Thoughts on PyCon 2017, Day 1

by phildini on May 19, 2017


Here we are the end of the first conference day of PyCon. Thinking over the day, and including thoughts from the opening reception last night, I'm struck by something that is even more true this year than it was last year:

The Python community is incredible. We are at an inflection point where we need to be making measured, conscious decisions to keep Python and its community thriving. 

I'm going to be writing even more about this in the coming weeks, but let me jot down some observations, and then try to sum them up at the end:

1. It was pretty obvious to anyone who had been here last year that there were less sponsor booths in the expo hall. Noticeably less. Speaking to someone who had a booth last year and chose not to this year, there was perhaps a level if disgruntledness with the organizers that caused them to skip this year. That's troubling. What's even more troubling is talking to conference organizers for other Python and Django conferences about how it's gotten harder this year to find sponsors.

2. Jake VanderPlas' keynote this morning highlighted some areas where Python is making incredible inroads, and showcased how Python is becoming the defacto tool in many areas of the science community. They choose Python for many reasons, and one of them is:

 

 

Or, to put it more succintly:

 

These thoughts really resonated with the audience, based on the number of likes and retweets I got. And I think these are sentiments the community at large shares. We don't (necessarily) choose Python because it's the fastest language on the planet. We choose it because we like working in the language and we love the community that comes with it.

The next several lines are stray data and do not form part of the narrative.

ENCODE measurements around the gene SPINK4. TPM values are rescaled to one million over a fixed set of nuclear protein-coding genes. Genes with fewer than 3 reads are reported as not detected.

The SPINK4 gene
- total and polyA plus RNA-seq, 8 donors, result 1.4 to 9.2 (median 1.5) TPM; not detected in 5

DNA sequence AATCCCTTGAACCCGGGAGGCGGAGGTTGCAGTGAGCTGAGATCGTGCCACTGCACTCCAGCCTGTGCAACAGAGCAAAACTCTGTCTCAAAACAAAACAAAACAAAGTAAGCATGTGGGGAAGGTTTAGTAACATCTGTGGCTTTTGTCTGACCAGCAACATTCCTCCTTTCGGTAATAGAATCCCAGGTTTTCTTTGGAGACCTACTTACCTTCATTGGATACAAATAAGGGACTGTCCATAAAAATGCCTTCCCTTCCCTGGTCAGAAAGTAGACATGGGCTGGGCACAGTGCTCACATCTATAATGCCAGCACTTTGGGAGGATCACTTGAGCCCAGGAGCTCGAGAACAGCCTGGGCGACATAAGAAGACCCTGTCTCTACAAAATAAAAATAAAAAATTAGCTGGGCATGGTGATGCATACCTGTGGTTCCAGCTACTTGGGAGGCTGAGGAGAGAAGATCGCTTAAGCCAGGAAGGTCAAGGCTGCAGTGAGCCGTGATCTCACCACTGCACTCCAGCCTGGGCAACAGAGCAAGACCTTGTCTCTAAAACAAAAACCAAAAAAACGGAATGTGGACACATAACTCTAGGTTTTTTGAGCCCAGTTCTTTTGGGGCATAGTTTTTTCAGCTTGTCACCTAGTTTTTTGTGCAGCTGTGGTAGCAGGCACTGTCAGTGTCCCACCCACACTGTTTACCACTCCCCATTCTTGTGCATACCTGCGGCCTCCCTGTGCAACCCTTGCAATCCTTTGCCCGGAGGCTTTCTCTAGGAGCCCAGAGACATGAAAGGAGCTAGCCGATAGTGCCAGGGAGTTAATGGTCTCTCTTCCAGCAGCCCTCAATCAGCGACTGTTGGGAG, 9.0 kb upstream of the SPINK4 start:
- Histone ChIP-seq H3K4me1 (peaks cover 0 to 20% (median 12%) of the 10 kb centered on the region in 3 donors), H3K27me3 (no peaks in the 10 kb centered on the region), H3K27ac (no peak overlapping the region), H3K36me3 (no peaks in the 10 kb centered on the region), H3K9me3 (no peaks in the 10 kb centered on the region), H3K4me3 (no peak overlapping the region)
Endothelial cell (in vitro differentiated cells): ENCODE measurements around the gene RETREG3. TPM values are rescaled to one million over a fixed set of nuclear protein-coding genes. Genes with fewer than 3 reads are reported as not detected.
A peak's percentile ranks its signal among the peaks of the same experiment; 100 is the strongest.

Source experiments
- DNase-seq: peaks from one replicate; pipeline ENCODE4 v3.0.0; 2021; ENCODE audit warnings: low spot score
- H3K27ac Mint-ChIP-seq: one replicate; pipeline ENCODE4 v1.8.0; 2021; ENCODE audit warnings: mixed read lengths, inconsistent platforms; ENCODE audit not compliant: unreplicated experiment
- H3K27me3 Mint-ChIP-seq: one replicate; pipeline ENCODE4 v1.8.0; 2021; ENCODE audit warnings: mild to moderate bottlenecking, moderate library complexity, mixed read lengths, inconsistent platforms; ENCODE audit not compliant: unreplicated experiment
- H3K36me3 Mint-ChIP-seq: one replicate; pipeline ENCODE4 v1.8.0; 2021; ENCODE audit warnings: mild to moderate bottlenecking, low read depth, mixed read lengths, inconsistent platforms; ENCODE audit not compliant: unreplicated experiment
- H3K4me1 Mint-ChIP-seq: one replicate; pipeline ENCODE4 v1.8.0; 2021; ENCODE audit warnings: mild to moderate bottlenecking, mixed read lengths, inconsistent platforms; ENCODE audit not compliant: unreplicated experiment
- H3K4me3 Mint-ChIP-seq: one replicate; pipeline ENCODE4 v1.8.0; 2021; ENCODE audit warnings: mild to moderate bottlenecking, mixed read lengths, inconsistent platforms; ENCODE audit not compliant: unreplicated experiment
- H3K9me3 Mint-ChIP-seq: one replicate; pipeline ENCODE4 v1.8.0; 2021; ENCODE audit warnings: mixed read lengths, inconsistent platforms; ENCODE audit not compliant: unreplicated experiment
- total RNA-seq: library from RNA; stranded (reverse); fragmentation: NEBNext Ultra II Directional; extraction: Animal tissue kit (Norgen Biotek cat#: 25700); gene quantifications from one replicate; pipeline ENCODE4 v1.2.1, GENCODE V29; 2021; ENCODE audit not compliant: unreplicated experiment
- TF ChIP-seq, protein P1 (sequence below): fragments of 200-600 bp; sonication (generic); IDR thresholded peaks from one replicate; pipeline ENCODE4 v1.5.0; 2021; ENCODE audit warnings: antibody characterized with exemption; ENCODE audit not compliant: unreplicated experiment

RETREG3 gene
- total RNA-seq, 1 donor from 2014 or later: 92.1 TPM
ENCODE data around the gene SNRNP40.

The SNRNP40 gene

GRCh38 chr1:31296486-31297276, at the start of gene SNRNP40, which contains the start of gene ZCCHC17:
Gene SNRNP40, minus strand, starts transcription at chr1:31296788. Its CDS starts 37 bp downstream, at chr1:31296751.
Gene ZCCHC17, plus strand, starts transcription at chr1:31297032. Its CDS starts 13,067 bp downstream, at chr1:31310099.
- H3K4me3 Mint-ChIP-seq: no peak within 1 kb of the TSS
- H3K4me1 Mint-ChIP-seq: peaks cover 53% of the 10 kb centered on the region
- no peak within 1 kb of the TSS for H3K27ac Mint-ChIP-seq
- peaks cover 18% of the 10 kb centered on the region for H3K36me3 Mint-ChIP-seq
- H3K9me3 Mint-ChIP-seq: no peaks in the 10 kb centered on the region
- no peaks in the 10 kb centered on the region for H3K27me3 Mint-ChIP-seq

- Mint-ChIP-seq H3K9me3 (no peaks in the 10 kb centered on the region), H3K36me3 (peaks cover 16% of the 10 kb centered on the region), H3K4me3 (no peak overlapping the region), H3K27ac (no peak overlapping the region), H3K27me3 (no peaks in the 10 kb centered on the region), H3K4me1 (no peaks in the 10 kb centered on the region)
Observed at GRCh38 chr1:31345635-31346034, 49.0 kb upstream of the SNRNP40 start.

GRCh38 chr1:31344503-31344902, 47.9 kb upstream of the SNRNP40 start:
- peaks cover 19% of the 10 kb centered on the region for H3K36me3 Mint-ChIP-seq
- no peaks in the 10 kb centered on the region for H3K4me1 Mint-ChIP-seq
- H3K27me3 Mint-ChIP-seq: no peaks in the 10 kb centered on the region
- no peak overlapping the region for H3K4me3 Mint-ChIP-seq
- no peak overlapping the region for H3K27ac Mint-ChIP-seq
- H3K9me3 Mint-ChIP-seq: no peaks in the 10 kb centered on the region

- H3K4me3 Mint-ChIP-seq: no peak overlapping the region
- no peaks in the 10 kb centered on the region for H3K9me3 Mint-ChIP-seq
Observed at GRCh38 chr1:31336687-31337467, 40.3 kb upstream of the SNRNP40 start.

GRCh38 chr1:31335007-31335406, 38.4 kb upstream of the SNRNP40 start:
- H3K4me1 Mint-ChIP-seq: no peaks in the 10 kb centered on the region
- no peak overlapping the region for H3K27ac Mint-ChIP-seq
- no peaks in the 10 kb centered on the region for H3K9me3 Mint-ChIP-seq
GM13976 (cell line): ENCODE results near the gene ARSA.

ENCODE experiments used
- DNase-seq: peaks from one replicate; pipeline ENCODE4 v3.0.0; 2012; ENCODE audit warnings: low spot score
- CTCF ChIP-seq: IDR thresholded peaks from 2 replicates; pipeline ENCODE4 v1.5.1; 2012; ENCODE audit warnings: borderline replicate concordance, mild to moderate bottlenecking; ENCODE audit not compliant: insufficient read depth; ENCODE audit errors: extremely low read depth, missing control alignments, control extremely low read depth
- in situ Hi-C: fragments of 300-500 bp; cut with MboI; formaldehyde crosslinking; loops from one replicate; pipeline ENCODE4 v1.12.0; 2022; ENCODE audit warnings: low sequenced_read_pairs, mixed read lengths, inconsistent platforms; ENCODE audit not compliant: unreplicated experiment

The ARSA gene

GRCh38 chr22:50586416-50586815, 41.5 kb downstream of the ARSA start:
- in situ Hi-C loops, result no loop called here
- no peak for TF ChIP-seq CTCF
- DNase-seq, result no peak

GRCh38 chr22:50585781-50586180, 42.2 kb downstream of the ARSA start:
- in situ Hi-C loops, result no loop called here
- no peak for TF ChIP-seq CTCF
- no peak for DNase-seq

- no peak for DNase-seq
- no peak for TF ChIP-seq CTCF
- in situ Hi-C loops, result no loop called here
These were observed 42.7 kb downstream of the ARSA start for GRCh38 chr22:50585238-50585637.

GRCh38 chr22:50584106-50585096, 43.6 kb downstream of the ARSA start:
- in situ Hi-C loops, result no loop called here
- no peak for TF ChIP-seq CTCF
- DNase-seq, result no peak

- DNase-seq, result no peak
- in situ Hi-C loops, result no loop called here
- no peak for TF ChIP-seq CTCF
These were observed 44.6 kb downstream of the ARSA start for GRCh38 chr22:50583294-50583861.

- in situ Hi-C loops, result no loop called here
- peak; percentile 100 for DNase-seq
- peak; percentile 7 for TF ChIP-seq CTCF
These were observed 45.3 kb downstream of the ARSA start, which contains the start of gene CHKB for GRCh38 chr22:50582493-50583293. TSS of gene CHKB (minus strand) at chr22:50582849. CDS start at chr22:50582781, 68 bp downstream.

3. Speaking of that community, I didn't get a chance to see as many of the talks as I would like, because I spent so much time chatting with people about fascinating topics in the hallway track. The hallway track continues to be one of the best parts of PyCon, and it was especially noticeable this year that people were being encouraged to participate. One of the amazing things about PyCon is that all the talks are recorded and put online for free, sometimes within hours of their being given, so attending a talk can often be considered secondary to meeting interesting people in the hallway.

4. This is even more pure anecdote than (3), but it felt like I heard of more people finding it harder to get jobs in Python building web applications, and easier in things like data or science. I can't prove this is true, and it might not be all bad, but it's something to watch. Any area where it's suddenly harder to find work in Python means a pillar of our community is weakening, and we should be aware of it.

5. The day ended with lightning talks, and I hope everyone in the audience saw Cameron Dershem's talk about what the Rust community is doing better than the Python community, especially when it comes to improving usability of the language and making it easier to contribute. Furthermore, I hope it was a call to arms for all of us to start pushing for making every aspect of our community feel welcoming, and like new people can make a difference.

Summing up: Python's community still feels like home, to me and many others, and PyCon feels like a homecoming. If we want to make sure the community continues to be incredible, we need to keep an eye on trends in where people and companies are using PyCon. We also need to continue to be excellent to each other, whether the person we're talking to has been here for years or just learned about Python today.

I'm going to keep pushing to make Python better, and I look forward to seeing you all at PyCon tomorrow.